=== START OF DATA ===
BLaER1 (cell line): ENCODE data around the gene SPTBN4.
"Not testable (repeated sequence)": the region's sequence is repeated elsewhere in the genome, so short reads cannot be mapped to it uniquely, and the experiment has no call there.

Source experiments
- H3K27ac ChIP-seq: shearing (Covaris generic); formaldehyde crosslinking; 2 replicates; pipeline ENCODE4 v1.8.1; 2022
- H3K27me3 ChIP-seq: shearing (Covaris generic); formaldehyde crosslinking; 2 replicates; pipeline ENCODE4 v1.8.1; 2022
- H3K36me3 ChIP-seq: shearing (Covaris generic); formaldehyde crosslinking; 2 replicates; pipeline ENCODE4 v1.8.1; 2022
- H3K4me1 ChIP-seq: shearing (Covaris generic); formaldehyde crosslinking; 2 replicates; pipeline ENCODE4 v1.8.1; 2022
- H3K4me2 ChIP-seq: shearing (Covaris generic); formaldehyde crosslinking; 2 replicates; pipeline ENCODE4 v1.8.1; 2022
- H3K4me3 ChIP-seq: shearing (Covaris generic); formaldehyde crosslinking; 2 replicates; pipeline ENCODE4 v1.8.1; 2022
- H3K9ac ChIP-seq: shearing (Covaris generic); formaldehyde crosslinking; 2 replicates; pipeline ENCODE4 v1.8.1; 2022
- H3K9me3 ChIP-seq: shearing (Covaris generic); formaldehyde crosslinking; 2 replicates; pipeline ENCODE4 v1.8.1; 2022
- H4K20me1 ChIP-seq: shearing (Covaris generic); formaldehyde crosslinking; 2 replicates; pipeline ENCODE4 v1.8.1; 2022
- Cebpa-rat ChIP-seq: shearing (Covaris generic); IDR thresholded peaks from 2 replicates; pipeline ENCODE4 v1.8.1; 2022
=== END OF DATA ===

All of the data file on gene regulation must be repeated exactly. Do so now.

BLaER1 (cell line): ENCODE data around the gene SPTBN4.
"Not testable (repeated sequence)": the region's sequence is repeated elsewhere in the genome, so short reads cannot be mapped to it uniquely, and the experiment has no call there.

Source experiments
- H3K27ac ChIP-seq: shearing (Covaris generic); formaldehyde crosslinking; 2 replicates; pipeline ENCODE4 v1.8.1; 2022
- H3K27me3 ChIP-seq: shearing (Covaris generic); formaldehyde crosslinking; 2 replicates; pipeline ENCODE4 v1.8.1; 2022
- H3K36me3 ChIP-seq: shearing (Covaris generic); formaldehyde crosslinking; 2 replicates; pipeline ENCODE4 v1.8.1; 2022
- H3K4me1 ChIP-seq: shearing (Covaris generic); formaldehyde crosslinking; 2 replicates; pipeline ENCODE4 v1.8.1; 2022
- H3K4me2 ChIP-seq: shearing (Covaris generic); formaldehyde crosslinking; 2 replicates; pipeline ENCODE4 v1.8.1; 2022
- H3K4me3 ChIP-seq: shearing (Covaris generic); formaldehyde crosslinking; 2 replicates; pipeline ENCODE4 v1.8.1; 2022
- H3K9ac ChIP-seq: shearing (Covaris generic); formaldehyde crosslinking; 2 replicates; pipeline ENCODE4 v1.8.1; 2022
- H3K9me3 ChIP-seq: shearing (Covaris generic); formaldehyde crosslinking; 2 replicates; pipeline ENCODE4 v1.8.1; 2022
- H4K20me1 ChIP-seq: shearing (Covaris generic); formaldehyde crosslinking; 2 replicates; pipeline ENCODE4 v1.8.1; 2022
- Cebpa-rat ChIP-seq: shearing (Covaris generic); IDR thresholded peaks from 2 replicates; pipeline ENCODE4 v1.8.1; 2022